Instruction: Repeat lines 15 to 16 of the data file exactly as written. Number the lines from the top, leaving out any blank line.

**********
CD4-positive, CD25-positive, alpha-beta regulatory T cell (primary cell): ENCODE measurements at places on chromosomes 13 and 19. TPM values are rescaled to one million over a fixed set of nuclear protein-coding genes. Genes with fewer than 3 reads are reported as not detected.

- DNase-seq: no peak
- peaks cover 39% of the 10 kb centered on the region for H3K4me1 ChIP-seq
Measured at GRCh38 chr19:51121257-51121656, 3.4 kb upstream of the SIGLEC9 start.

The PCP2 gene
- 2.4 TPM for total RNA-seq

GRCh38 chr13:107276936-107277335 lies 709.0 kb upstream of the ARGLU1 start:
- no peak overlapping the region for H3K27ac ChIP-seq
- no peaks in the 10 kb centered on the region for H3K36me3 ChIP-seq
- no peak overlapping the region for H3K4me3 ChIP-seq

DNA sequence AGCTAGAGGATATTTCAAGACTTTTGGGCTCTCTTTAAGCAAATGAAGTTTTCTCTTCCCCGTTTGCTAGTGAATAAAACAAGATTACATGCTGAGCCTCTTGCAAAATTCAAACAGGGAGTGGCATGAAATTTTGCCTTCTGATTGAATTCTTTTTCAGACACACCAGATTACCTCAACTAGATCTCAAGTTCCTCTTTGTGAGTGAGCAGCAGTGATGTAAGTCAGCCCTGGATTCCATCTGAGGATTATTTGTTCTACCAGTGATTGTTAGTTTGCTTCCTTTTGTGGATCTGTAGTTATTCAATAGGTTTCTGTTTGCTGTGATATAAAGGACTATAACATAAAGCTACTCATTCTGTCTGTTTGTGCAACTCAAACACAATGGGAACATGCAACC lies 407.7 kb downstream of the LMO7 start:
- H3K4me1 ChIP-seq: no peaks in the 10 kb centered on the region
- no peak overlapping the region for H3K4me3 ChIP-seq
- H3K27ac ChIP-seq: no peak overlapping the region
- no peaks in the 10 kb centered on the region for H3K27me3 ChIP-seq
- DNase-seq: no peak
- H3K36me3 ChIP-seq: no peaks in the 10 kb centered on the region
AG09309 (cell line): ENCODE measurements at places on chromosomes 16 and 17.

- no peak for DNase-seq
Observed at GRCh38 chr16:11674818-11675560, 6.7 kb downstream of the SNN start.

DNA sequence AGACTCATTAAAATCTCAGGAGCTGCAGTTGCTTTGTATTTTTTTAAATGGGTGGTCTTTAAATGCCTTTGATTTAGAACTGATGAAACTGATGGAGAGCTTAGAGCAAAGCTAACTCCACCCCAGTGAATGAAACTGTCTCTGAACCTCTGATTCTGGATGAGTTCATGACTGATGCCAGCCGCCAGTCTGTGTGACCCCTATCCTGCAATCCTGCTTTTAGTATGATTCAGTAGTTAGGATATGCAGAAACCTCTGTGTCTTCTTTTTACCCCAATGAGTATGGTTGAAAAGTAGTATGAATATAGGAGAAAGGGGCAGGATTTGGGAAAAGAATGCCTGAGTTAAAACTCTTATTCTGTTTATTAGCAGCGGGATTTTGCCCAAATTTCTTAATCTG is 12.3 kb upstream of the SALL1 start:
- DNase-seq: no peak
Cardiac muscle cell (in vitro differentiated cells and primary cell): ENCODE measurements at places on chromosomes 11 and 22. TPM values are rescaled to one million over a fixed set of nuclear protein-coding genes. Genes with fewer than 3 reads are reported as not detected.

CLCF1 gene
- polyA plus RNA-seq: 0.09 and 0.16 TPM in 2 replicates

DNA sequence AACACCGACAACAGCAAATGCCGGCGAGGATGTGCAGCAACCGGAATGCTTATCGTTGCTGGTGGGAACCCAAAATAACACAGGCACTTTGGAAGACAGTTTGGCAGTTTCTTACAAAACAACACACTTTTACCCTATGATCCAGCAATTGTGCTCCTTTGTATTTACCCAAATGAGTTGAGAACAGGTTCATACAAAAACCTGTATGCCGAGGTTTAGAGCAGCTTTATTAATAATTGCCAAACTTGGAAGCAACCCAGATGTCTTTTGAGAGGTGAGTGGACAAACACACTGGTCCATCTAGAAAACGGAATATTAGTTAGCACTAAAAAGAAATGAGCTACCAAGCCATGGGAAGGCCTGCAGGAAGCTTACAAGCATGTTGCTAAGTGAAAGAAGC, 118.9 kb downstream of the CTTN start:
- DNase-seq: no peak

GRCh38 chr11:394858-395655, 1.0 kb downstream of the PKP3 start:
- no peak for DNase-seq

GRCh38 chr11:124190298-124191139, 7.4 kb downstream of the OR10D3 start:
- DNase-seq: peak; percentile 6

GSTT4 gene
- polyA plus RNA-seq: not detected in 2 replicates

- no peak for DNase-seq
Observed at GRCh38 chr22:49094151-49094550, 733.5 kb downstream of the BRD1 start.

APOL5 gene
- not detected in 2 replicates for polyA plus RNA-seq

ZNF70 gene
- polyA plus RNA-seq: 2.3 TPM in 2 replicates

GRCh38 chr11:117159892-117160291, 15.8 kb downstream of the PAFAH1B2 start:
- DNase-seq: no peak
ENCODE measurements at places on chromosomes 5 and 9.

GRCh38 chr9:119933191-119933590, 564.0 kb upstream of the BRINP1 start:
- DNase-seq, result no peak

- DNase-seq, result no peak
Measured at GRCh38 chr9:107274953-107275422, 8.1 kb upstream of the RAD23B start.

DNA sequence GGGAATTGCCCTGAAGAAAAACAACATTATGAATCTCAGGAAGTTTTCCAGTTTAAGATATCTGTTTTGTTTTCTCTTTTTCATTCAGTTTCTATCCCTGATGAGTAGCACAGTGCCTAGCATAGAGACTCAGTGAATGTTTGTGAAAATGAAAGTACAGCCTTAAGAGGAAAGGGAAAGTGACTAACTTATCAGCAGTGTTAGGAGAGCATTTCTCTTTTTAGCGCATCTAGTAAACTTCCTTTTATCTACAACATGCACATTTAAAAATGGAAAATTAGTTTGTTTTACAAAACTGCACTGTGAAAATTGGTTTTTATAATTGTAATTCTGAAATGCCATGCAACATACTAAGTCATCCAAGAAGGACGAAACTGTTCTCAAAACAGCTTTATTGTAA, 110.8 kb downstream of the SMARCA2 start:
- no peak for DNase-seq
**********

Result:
- no peaks in the 10 kb centered on the region for H3K27me3 ChIP-seq
- DNase-seq: no peak